Indian Prime Minister Manmohan Singh is not guilty of inaction but was misguided by the Law Ministry and the bureaucrats and hence delayed in filing replies to the complaints of an opposition lawmaker who sought sanction to prosecute 2G spectrum scam accused Andimuthu Raja, the Attorney General of India has submitted before the Supreme Court.
On Nov. 23, the Attorney General of India G. E. Vahanvati successfully convinced a 2-judge bench of the apex court that the prime minister had adequately dealt with the complaints of Janata Party president Subramaniam Swamy, who had sought sanction to prosecute Raja in the 2G spectrum scam case since 2008 and claims his complaints have been ignored till now by the prime minister.
Nonetheless, the telecoms scam, which has rocked India, is set to become a blot on Singh's reputation as the country's most honest politician even as the opposition lawmakers saw it as an opportunity to criticize the Congress party-led government.
The 2G spectrum scam, which could potentially emerge as one of the country's biggest corruption scams, has led to the sacking of Telecoms Minister Andimuthu Raja and the issue has been brought up continuously by opposition lawmakers in the parliament's winter session, which opened earlier this month.
Opposition lawmakers, who have continuously disrupted parliamentary proceedings, are demanding a full investigation into why a petition filed by Swamy seeking sanction to prosecute Raja in the 2G spectrum scam case in 2008 has been ignored till now by the prime minister.
Swamy has accused Raja over selling telecoms licenses too cheaply. Earlier this month, the Comptroller and Auditor General of India, an official watchdog, in its report into the telecoms licenses sale, also had accused Raja of a series of corrupt practices and suggested that the cheap sale of 2G spectrum licenses made the state potentially lose up to $31 billion in revenues. The sales process also violated several rules, the report said, as Raja had granted licenses to several telecom operators who were not qualified for the bidding process.
Raja, a member of the DMK, a regional party from Tamil Nadu that helps give the Congress party a majority in parliament, has denied the accusations.
The opposition lawmakers claim Singh is shielding Raja as he fears upsetting his coalition partner. Any investigation, and possible prosecution, into a minister must be approved by the prime minister.
The Supreme Court too, in a rare step, had publicly criticized Singh for his alleged inaction and taking such a long time to decide if Raja should be charged and investigated. On Nov 16, the court had directed the prime minister to file an affidavit explaining his alleged inaction.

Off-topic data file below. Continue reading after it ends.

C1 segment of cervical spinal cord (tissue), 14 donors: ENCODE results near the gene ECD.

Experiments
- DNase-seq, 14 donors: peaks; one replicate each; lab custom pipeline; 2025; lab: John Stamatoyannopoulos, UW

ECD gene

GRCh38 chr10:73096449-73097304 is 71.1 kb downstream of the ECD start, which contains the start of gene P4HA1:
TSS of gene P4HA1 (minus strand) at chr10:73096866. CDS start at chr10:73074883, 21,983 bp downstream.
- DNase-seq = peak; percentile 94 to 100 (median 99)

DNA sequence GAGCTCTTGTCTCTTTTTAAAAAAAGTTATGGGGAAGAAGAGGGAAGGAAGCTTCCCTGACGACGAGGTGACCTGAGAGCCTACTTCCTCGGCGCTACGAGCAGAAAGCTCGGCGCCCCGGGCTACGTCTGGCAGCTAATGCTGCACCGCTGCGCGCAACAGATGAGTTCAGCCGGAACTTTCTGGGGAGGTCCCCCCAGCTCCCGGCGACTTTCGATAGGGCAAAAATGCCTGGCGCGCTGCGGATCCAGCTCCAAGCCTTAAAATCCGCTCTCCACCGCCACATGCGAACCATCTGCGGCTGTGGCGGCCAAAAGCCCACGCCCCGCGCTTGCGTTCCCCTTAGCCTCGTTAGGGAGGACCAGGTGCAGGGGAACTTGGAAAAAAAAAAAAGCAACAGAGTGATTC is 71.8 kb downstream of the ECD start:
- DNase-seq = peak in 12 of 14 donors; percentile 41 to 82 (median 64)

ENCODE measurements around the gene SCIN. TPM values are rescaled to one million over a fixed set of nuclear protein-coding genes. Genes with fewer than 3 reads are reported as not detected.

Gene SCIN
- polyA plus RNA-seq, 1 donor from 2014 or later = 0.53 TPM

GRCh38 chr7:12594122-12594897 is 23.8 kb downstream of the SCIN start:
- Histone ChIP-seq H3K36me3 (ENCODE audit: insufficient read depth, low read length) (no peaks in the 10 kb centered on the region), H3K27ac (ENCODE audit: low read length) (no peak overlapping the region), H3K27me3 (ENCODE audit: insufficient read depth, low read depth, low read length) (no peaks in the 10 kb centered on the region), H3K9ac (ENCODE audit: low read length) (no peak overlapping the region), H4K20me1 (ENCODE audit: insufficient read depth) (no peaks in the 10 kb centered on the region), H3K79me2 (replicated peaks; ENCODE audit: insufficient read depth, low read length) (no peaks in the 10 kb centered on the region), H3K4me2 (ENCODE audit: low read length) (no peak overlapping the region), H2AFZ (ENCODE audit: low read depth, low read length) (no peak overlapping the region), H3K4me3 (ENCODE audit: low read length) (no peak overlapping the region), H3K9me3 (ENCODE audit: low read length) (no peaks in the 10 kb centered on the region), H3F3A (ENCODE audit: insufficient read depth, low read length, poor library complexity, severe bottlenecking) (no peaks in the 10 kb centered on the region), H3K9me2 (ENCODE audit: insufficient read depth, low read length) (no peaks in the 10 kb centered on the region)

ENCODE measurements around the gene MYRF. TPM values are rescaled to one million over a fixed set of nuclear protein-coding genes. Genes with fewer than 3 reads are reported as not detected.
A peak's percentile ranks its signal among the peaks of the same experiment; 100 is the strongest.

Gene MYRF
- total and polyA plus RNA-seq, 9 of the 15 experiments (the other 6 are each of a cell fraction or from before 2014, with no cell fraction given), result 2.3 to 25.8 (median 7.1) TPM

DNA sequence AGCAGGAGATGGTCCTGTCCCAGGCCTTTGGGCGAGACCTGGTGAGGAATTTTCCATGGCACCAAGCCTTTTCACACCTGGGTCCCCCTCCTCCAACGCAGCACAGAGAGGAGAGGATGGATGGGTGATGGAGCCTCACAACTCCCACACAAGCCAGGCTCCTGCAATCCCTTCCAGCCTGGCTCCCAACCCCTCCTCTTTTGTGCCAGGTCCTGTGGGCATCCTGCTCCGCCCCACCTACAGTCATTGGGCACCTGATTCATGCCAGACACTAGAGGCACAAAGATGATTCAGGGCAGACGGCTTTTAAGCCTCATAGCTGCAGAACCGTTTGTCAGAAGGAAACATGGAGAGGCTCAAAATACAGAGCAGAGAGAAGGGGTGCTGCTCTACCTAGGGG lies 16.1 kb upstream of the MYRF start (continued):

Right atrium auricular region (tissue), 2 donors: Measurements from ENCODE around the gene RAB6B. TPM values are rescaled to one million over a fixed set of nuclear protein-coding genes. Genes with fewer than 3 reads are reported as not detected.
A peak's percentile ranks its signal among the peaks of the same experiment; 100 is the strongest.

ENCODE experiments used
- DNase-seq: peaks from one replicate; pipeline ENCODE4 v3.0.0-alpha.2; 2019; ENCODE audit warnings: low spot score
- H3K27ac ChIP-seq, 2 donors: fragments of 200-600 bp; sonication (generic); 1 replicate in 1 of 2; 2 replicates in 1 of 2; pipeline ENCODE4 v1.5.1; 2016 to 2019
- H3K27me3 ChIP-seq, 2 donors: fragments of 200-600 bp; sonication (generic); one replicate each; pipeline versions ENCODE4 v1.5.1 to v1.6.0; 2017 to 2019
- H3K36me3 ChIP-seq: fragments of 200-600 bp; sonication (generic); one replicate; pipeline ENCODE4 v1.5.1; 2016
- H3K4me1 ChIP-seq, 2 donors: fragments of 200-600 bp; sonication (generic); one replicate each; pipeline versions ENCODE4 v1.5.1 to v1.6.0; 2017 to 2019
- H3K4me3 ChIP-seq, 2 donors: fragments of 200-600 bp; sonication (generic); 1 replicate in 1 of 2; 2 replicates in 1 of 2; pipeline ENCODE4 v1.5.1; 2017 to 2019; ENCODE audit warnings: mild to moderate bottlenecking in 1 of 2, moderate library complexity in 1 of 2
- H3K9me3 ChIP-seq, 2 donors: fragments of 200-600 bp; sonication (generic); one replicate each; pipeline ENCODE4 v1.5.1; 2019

On Nov. 20, Vahanvati filed a 10-page affidavit on behalf of Prime Minister detailing how Swamy's complaints were adequately dealt with by the Prime Minister's Office (PMO).
The attorney general also told the court on Nov. 23 that Singh was innocent and was not obliged to grant any sanction to Swamy because the latter did not file the complaint in the right forum.
Till date, the petitioner (Swamy) has not even filed a complaint in the competent court and in such circumstances, the question of sanction cannot and does not arise, Vahanvati submitted.
Sanction is to be granted only when a court takes cognizance of an offence and wants to initiate proceedings against an accused.
The petitioner could have filed a complaint. There's no provision in law for seeking sanction for filing a complaint.
The PM never had any mala fide intent. He never deliberately delayed filing a reply. He doesn't know law. He should've been advised correctly. It's his bureaucrats and the Law Ministry who are to blame, Vahanvati said.
The court agreed that Singh was not obliged to sanction any permission to Swamy under the stated circumstances.
Earlier, in response to the prime minister's affidavit, Swamy said his real target was the law ministry and the bureaucrats for wrongly advising the prime minister to wait for evidence before deciding on sanction to prosecute Raja.
There was no mala fide on the part of the prime minister. The prime minister was badly advised by law officers, the Law Ministry and bureaucrats, Swamy said in his affidavit filed Nov. 22.
It is regrettable that law officers of the government had failed to apprise the prime minister of the law of the land that he must decide on the sanction question only on the material provided by me.
The prime minister is an economist, he doesn't know the law and should be given the benefit of the doubt. After all, he needed advice from the concerned departments, Swamy said.
Meanwhile, Singh has also broken his silence and said that several investigating agencies were looking into the telecoms scam issue and the guilty will not go unpunished.
There should be no doubts in anybody's mind that if any wrong thing has been done by anybody, he or she will be brought to book, the prime minister said in a leadership summit held in Delhi on Nov. 20.
Singh also said he has nothing to hide and the government is ready to discuss all issues in parliament.
We are not afraid of discussion in parliament, the prime minister said, adding that the opposition lawmakers should not stall parliamentary proceedings.